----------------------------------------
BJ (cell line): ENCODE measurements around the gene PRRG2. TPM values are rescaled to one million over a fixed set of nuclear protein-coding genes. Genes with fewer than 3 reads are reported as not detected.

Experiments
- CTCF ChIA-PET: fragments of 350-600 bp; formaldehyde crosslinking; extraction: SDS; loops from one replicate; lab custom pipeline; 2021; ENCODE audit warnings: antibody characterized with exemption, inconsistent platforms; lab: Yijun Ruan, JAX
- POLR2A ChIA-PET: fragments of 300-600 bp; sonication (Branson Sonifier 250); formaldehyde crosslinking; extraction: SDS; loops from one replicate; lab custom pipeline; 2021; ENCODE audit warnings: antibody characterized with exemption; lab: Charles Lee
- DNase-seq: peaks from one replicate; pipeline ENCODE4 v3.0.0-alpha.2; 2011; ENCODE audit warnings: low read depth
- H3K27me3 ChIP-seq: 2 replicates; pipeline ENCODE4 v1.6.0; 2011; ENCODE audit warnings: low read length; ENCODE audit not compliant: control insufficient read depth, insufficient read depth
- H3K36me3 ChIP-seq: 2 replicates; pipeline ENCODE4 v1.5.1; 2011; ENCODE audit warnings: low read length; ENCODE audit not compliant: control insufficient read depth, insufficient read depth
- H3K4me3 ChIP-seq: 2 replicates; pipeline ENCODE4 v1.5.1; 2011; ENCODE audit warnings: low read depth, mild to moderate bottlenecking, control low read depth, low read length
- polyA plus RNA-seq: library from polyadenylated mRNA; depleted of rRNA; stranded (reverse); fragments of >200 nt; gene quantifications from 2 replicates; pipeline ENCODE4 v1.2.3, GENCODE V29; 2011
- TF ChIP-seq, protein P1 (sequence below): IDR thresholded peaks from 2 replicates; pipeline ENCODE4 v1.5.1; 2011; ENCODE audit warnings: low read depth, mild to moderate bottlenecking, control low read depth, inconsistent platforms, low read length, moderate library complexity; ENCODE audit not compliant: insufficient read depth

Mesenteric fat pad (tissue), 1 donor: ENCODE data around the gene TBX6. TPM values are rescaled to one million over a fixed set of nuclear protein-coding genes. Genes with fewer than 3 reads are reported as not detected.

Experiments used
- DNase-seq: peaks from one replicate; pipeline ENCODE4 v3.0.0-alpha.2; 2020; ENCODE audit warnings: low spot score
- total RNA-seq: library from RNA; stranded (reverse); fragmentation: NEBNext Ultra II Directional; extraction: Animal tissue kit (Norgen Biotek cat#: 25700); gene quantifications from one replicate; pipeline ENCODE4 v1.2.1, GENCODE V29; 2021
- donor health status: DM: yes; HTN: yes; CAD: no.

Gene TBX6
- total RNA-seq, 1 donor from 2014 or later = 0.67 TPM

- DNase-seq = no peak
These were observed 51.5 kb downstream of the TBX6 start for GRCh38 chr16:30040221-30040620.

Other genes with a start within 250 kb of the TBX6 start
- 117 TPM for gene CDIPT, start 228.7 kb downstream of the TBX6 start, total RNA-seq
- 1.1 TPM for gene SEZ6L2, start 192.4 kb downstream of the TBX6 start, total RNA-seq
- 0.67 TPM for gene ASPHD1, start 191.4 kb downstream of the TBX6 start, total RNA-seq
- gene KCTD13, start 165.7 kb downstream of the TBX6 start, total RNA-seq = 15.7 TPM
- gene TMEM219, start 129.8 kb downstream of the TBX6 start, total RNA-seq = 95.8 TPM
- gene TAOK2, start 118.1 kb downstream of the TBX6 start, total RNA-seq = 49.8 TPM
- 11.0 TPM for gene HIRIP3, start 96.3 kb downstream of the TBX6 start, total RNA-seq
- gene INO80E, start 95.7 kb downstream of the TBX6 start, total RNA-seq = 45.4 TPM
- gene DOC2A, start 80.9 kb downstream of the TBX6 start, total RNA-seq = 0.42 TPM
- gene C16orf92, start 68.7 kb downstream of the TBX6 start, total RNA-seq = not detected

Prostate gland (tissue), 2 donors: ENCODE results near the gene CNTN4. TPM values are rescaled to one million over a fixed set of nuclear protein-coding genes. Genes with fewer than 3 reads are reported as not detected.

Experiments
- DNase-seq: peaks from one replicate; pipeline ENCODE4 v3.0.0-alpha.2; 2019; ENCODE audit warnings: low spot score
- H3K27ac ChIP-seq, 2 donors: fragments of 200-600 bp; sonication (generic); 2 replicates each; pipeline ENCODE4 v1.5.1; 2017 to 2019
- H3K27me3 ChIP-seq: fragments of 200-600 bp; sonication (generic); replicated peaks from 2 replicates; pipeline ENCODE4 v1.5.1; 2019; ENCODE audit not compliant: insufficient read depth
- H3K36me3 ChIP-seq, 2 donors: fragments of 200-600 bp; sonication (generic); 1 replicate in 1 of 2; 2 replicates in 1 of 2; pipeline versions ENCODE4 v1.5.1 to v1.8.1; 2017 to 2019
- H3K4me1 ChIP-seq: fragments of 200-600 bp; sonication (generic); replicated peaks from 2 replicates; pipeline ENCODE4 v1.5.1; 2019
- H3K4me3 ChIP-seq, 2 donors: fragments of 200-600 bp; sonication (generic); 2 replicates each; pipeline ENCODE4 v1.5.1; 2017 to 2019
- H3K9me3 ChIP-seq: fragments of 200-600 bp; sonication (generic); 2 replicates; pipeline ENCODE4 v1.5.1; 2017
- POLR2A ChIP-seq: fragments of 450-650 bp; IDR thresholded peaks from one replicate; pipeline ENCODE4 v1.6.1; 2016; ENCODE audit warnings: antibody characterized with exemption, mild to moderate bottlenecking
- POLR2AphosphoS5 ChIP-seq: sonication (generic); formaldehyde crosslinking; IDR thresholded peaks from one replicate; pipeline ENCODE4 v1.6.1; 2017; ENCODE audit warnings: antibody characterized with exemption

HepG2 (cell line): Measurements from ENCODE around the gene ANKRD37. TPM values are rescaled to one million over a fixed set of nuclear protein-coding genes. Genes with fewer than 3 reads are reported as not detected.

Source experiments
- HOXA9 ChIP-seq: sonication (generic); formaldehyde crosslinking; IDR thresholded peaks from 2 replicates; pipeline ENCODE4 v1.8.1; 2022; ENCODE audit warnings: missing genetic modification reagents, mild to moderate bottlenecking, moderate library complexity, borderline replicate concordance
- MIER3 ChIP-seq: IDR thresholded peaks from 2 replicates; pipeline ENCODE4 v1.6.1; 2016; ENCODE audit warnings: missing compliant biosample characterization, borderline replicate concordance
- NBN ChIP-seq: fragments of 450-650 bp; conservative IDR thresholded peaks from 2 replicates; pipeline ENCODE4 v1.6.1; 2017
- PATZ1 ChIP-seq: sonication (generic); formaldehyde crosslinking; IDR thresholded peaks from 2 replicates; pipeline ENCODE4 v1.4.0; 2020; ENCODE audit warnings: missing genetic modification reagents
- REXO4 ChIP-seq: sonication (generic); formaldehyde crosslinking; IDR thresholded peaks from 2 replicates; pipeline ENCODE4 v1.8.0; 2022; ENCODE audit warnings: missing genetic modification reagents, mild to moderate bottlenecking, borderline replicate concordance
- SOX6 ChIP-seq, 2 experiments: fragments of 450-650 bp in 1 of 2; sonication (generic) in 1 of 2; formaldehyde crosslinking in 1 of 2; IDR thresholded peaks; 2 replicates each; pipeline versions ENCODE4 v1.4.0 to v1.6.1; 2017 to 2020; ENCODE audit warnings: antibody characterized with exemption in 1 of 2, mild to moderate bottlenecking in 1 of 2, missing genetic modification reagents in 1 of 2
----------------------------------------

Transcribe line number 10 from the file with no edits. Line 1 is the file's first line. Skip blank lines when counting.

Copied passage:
- TF ChIP-seq, protein P1 (sequence below): IDR thresholded peaks from 2 replicates; pipeline ENCODE4 v1.5.1; 2011; ENCODE audit warnings: low read depth, mild to moderate bottlenecking, control low read depth, inconsistent platforms, low read length, moderate library complexity; ENCODE audit not compliant: insufficient read depth